We have always asked the guests aboard the Schooner J. & E. Riggin to be flexible. It is a dynamic environment, without a set itinerary. We venture wherever the wind and weather takes us along the pristine shores of Maine, away from the crowds, in the fresh breeze. As we prepare for a summer of fun and adventure, we ask for your continued flexibility as we adapt to the guidelines set forth for us by the CDC, the state of Maine, and the U.S. Coast Guard.
We want to share with all of you how we intend to keep our vessel a safe, and clean environment for you to relax, and enjoy the familiar comfort of sailing aboard the Riggin.
Guests must furnish proof of vaccination and/or a negative test within 72 hours of boarding the vessel. Rapid tests are available at most Walgreens locations and in the Portland Jetport. This is required of all guests regardless of state exemptions at this time.
A pre-screening health self assessment questionnaire will to be filled out on the dock prior to boarding.
Masks will be required below deck and in situations where social distancing is not possible, such as while hauling sail, heaving up the anchor, and on shore trips in the yawl boat.
Masks and gloves will be available on board to anyone upon request.
Meals will be individually plated to reduce the risk of exposure posed by serving meals in a buffet-style.
Dishes will be sanitized and put away by the crew.
All common spaces such as shared companion ways, and heads, will be cleaned and disinfected regularly as they always have been.
All ship linens will be washed and disinfected in between trips as they have always been.
Hand sanitizer will be available throughout the boat.
Crew will be subject to testing at regular intervals
Crew will wear masks below decks, during all food preparation, and in situations where they are in close contact with guests.
All of these policies are in adherence with current guidelines set forth for us by the CDC, the state of Maine, and the U.S. Coast Guard and are subject to change. Check back frequently to keep up with these changes, and please call us with any questions or concerns.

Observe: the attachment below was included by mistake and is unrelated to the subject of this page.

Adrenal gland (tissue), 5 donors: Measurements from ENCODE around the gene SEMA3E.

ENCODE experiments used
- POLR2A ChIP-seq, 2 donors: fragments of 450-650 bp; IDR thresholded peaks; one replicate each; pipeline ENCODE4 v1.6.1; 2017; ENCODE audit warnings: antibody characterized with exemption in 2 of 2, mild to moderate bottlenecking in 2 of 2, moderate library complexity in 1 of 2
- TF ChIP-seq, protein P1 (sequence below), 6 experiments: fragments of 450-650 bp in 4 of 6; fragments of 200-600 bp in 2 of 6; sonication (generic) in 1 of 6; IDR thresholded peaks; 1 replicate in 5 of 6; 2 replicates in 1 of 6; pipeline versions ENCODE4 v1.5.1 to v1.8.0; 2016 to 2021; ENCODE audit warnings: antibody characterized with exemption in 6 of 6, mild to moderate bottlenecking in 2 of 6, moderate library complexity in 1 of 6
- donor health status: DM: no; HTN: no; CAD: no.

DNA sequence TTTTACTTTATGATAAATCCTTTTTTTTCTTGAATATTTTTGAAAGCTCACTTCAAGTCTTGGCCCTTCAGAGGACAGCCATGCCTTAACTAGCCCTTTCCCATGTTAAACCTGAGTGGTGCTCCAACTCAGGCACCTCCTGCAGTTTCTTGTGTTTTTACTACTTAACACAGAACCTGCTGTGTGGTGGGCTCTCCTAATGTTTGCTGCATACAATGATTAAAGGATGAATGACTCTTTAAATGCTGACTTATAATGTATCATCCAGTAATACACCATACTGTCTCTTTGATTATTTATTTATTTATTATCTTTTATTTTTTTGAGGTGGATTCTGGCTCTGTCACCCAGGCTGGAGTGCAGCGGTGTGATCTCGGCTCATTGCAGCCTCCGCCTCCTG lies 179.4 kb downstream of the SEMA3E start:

After nearly a year of sitting stationary, the Schooner J. & E. Riggin left the dock yesterday under the direction of her new captains, Justin Schaefer & Jocelyn Schmidt. She was bound for North End Shipyard, for her annual haul out. The crew relished in the cool spring breeze on their faces, something they all had missed in their time away.
“It would have been powerful to take her off the dock for the first time regardless of whether or not she had sailed last year.” Jocelyn said. “There was something exceptionally powerful about getting to be the ones to take her out, even just for the short run to the shipyard knowing that it was the first time in a year she had had the chance to stretch her legs. It feels like the start of a really special summer, and the reality of being able to have a season this year is pretty emotional for us.”
This haul-out will be brief, just to put fresh paint on the bottom and replace the zincs which protect the metal beneath the water from electrolysis.
“It feels good to be back out on the water and to return to a familiar routine with the vessel after a year of lying dormant,” said Captain Schaefer. “Generations of Riggin crew spanning several seasons came out to offer their collective support & wisdom which made for an extremely special day.”
Signs of spring are happening, and by that we mean it’s haulout time, where for a few days the Riggin is pulled out of the water which allows access to the whole hull. This is the time to inspect the hull; wash and paint the bottom; and change the zincs. Routine maintenance is also coupled with tending to anything that needs mending or replacing under the water line while we have access to these spots. The shipyard can be a satisfying time because it really starts to feel as if we truly will be sailing soon. It’s also a time when stories are made – like the year we shoveled snow off the rail way before hauling in mid-April (and that wasn’t this year!). And doing projects late into the night by the light of the truck headlights to get off the railway as quickly as possible.
The Riggin is now back in the water – bottom painted and inspected, hull sanded and partially painted, and a couple of little things taken care of under the water. Now she waits for a couple of coats of paint and her sails to go on so that she can once again sail Penobscot Bay with all of us.
The Timberwind, our other vessel, is in Belfast not Rockland. She came out of the water yesterday in a completely different way. Front Street Shipyard, instead of a railway, uses a large travel lift which picks her up out of the water and transfers her to the yard where she rests with a number of other large vessels. She is supported “on the hard” with jack stands placed strategically all around her hull. You’ll see from the photo that the foremast is un-stepped. We’ll work on the top part of the foremast, an area tough to get to while it’s in place, replace the servings around the shrouds and be ready for the mast to be stepped right after the boat goes back into the water later this week.
When both are back in the water, we’ll be that much closer to sailing with you all!
Schooner J. & E. Riggin
(800) 869-0604 Email Us